In February, ADF will host an environmental scanning and industry planning workshop with key stakeholders such as our state members and Dairy Australia. These sessions will aid in setting our advocacy priorities for 2016, to establish a sound policy platform which ensures we can capitalise upon growth opportunities delivered by 2015’s advocacy.
I look forward to getting out and about in order to meet with as many members and non-members as possible over the course of 2016 to ensure ADF can continue to deliver value for the industry.
Jan 25, 2016
- National policy to phase out calving induction
- Improved breeding programs to lift fertility and support farmers through the policy change
- Learning from NZ approach
- Targeted assistance and advice to be provided to farmers impacted
Caring for cows is always a key priority for Australian dairy farmers and our industry. The industry is dedicated to providing a high standard of care
for our animals, and to changing practices when in the best interests of our livestock.
In April 2015, following a series of meetings and consultation with farmers, vets and processors the dairy industry agreed to phase-out routine calving induction nationally.
Australian Dairy Farmers (ADF), Dairy Australia, vets and processors have since been working on implementing the revised policy which is:
“ADF does not support routine calving induction and will work to phase it out through improved herd improvement practices, tools and technologies.”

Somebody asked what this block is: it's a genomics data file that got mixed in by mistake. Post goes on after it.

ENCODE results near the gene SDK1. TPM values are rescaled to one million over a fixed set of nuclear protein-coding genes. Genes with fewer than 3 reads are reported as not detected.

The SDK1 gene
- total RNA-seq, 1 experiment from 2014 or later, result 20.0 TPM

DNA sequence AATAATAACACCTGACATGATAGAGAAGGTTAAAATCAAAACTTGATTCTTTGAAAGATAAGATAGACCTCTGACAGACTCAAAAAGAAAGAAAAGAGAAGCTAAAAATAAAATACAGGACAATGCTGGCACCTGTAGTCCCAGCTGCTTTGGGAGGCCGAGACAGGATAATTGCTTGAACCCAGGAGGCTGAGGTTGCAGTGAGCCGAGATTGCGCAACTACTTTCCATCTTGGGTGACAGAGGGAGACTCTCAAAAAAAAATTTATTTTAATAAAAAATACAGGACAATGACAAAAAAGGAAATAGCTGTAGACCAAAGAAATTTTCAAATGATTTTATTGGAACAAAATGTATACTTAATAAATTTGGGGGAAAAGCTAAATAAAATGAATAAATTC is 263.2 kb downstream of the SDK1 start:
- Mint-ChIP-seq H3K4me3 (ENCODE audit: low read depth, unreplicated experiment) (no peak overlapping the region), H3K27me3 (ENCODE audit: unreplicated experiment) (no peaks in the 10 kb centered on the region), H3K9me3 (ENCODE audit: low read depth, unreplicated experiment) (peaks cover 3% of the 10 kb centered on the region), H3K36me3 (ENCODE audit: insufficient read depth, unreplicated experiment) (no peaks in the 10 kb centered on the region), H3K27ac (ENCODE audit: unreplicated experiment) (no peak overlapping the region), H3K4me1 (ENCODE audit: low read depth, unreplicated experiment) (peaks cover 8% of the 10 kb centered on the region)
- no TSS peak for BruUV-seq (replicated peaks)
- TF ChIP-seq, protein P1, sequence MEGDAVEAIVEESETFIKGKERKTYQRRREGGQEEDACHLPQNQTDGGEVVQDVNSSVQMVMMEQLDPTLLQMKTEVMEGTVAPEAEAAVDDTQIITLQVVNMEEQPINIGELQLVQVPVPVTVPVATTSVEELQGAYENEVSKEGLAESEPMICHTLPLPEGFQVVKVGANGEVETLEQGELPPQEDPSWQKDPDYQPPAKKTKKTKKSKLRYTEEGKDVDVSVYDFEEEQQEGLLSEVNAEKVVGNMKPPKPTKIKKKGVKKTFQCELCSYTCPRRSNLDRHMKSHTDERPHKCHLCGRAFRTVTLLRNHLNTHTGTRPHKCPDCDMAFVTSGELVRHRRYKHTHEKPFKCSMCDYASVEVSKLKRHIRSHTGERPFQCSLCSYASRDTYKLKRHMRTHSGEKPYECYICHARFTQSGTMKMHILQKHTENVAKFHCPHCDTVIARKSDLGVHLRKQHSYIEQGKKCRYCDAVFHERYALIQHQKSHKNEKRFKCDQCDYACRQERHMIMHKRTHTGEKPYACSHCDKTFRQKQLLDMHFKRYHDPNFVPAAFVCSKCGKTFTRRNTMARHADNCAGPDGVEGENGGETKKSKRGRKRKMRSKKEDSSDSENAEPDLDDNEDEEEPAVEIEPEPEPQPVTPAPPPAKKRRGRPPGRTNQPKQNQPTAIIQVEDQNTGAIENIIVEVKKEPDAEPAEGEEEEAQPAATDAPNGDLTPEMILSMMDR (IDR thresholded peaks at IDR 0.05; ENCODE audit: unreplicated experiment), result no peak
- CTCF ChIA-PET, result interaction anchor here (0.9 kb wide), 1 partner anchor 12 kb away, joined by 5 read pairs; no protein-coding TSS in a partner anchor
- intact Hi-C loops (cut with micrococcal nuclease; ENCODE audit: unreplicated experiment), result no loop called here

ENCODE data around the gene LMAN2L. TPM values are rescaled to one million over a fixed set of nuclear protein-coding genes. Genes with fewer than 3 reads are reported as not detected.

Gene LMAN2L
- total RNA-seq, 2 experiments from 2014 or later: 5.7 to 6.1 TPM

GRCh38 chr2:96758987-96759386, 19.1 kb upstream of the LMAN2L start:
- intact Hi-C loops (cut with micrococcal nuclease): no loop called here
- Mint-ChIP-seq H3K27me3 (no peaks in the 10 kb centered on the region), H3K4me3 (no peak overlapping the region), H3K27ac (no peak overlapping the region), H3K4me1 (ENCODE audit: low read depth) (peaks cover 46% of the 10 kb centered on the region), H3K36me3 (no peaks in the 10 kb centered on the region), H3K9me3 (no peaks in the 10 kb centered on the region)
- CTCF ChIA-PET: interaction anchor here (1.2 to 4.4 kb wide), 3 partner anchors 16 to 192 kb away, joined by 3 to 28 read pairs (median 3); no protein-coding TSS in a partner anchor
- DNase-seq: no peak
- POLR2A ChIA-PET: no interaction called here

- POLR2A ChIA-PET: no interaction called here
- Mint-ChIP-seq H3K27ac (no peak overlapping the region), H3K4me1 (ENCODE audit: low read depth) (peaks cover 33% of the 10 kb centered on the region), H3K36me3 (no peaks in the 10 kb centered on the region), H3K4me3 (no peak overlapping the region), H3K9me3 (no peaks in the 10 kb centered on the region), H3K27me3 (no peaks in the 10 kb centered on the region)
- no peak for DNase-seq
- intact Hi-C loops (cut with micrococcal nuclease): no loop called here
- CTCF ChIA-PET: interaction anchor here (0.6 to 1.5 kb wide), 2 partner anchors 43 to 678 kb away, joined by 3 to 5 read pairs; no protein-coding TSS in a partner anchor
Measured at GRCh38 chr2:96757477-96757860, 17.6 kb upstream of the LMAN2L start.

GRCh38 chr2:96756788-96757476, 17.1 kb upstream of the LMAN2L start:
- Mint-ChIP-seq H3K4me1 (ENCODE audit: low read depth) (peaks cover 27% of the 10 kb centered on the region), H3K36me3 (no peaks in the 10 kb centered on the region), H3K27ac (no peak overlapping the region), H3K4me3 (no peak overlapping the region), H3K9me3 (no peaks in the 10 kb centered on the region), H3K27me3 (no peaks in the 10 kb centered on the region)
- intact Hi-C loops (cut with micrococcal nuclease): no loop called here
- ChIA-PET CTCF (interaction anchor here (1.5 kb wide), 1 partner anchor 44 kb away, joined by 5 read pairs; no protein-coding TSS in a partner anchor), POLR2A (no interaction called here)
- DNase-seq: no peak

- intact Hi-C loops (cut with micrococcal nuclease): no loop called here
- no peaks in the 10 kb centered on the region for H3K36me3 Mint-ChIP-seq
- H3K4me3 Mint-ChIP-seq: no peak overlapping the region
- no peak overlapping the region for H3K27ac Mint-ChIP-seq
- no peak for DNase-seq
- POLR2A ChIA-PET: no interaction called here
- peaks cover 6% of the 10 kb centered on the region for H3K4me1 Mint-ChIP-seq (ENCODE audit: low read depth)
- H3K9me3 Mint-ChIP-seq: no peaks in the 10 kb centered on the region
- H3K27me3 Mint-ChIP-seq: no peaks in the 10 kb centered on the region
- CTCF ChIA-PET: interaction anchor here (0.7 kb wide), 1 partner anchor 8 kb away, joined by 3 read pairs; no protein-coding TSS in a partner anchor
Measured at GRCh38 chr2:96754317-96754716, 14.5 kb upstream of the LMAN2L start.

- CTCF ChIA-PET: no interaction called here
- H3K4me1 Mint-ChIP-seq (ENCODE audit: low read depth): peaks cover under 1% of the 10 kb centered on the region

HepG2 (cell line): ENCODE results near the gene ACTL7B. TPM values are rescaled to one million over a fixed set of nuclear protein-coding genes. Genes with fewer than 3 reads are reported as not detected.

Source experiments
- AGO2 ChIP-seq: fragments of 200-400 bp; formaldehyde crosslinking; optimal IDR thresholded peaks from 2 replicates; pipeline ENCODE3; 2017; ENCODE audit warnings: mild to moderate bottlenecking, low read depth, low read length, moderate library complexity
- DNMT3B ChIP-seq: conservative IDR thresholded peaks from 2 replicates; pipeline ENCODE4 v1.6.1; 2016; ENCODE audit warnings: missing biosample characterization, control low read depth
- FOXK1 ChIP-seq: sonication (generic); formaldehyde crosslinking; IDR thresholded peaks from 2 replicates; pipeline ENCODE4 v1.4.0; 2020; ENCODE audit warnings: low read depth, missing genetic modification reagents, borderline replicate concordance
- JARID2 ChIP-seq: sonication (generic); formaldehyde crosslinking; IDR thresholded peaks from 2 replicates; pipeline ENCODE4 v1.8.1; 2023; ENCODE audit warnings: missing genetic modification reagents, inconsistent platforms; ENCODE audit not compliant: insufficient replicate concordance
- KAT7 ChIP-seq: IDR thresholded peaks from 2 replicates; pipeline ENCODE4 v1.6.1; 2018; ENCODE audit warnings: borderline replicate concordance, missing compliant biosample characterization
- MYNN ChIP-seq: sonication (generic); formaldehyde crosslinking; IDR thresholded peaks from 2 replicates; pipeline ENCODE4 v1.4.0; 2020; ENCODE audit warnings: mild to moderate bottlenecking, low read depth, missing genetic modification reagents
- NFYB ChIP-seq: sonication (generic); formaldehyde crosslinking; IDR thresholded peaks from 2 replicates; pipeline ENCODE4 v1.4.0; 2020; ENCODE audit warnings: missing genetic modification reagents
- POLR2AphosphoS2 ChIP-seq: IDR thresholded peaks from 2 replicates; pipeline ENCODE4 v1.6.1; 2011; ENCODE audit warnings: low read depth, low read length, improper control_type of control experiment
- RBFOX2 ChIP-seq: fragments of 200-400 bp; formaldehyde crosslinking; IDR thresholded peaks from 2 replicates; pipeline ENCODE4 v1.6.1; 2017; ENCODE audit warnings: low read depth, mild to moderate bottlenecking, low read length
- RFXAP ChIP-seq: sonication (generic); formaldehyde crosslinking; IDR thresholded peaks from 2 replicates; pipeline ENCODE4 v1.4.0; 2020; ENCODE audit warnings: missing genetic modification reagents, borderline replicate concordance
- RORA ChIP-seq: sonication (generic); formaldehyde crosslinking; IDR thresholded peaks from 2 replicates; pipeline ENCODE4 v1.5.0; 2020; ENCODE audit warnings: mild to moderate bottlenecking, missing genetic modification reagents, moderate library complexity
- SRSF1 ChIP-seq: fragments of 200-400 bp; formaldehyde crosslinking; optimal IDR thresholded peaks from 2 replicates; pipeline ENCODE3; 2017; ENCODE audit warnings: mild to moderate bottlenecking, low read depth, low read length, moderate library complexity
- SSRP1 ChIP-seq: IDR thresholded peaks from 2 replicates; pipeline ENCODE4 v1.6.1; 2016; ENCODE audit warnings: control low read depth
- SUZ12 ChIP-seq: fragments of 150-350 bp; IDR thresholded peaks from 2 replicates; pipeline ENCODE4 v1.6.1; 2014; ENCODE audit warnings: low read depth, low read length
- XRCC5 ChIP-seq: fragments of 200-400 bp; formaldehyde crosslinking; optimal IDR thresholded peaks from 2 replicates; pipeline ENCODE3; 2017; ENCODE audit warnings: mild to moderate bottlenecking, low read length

Calving induction is already reducing in Australia and the dairy industry’s breeding programs such as InCalf and the improvement of fertility by genetic selection are making a difference.
A Steering Group, including dairy farmers, representatives from the Australian Cattle Veterinarians, Dairy Australia and the Australian Dairy Products Federation (ADPF), was established to progress the phase-out.
A data survey of veterinary practices performing inductions was undertaken in 2015. The results confirm estimates from previous farmer surveys that the number of cows induced is declining. It is estimated that in 2015 less than 1.5% of the national herd were induced (approximately 24,000 cows) however there is considerable variation between farms and regions.
The industry is now working to reduce even further the number of cows induced.
Target for 2016
After reviewing the 2015 induction data, ADFwill introduce a target for 2016 that routine calving induction will be limited to a maximum of 15% of cows within a herd unless a dispensation has been granted.
The 15% limit will apply unless a fertility management plan has been implemented or dispensation is granted for exceptional circumstances beyond a farmers control such as herd health issues, severe weather events (floods, fire), AB failure as well as other issues.